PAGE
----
Dr. Purvis, one of Wendy’s colleagues, is going to attempt spinal manipulation (chiropractic) on Buster today. This procedure isn’t without risks — first, he’s knocked out; secondly, because of the location of his injury, there is the possibility that messing with his spinal cord could cause his respiration to stop (Wendy and the other doctor assure me that this possibility is very remote) — but with the exception of the ‘stopping breathing’ piece, the proceedure shouldn’t make anything worse. Once I know anything about how that goes, I’ll post it here.

UPDATE: As I was finishing this article, I called Wendy at the hospital. Buster’s procedure was already done and she said that the doctor stretched Buster’s neck out so far that he “looked like a little giraffe” and that they got some movement from his spine, and that Buster was only knocked out for a few minutes. As he was recovering, one of Wendy’s nurses saw Buster eating some food (he had to scootch his way over to it, too), but when Buster saw her looking at him, the little stinker stopped eating! This dog knows all the tricks. At this point, it’s too soon to expect any visible changes in his behavior, but we hope that this spinal manipulation will speed his healing.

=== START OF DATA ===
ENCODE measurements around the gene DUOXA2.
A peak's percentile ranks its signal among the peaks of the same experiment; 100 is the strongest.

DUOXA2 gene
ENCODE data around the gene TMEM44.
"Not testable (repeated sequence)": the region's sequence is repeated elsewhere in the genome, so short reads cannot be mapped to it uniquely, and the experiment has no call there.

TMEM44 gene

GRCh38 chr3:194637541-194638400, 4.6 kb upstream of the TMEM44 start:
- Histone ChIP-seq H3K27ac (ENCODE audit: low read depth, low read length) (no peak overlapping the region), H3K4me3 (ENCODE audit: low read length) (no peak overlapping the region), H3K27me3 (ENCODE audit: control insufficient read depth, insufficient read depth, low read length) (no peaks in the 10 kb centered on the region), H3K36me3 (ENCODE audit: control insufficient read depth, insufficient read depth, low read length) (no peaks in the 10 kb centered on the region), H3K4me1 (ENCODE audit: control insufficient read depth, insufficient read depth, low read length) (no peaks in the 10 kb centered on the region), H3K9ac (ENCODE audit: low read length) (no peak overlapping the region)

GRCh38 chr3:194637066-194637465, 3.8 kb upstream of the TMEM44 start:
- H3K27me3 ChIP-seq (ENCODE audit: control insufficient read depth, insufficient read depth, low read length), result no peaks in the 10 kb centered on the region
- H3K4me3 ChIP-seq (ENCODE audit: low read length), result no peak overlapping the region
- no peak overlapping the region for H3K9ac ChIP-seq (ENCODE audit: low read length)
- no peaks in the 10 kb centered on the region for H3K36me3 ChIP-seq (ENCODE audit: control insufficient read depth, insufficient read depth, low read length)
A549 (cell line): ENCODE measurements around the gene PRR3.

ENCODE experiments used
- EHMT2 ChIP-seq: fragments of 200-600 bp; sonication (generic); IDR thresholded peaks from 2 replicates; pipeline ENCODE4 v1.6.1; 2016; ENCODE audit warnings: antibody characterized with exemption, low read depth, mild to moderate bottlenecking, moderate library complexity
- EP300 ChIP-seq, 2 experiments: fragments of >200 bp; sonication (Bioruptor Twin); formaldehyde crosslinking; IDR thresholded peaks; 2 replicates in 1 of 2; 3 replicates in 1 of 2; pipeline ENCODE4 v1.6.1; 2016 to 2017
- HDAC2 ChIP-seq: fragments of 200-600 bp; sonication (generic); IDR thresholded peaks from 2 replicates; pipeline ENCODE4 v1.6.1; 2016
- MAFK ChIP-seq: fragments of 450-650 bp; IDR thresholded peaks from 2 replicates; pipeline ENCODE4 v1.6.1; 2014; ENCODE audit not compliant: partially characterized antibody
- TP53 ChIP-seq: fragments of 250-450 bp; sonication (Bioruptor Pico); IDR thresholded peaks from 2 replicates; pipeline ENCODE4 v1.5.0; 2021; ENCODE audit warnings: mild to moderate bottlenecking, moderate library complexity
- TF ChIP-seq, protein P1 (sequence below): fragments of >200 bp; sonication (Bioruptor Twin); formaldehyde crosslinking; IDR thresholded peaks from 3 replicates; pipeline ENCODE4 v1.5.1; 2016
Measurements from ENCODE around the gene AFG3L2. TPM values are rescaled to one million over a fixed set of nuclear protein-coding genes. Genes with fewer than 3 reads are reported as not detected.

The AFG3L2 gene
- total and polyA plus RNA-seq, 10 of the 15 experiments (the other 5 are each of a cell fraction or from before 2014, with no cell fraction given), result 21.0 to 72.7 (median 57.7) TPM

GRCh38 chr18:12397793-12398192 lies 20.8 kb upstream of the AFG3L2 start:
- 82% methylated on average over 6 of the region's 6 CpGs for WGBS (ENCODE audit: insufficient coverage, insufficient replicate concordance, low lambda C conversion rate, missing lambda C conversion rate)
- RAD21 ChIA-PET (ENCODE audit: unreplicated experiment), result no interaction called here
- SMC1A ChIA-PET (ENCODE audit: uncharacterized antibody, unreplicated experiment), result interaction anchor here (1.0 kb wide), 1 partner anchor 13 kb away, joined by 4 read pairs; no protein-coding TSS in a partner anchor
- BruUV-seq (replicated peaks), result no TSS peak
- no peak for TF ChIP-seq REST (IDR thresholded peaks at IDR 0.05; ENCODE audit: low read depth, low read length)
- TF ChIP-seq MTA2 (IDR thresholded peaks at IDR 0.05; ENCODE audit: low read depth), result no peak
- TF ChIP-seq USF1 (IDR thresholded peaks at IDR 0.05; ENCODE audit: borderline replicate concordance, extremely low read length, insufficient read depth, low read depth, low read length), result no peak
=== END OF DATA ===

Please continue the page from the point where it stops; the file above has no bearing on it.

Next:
We’re still hopeful that Buster can be brought back to a fairly normal lifestyle. He’s already able to roll himself over from his side onto his belly and does a bit of ‘paddling’ with his front paws when excited.

DINNER 143: Tuesday, May 23, 2006

After running a few errands, Wendy & I hung out with Buster and the other pets this evening while we watched AMERICAN IDOL and voted, voted, voted for Taylor Hicks! While we were out, I picked up some Stouffer’s French Bread Pizzas and prepared one of them for my dinner.

We did a little bit of physical therapy with Buster, trying to help him keep his strength. He’s gotten pretty good at rolling himself from his side to laying on his belly, and has good strength in his rear legs. Wendy said that if we had a harness for him, he could probably push himself around the house.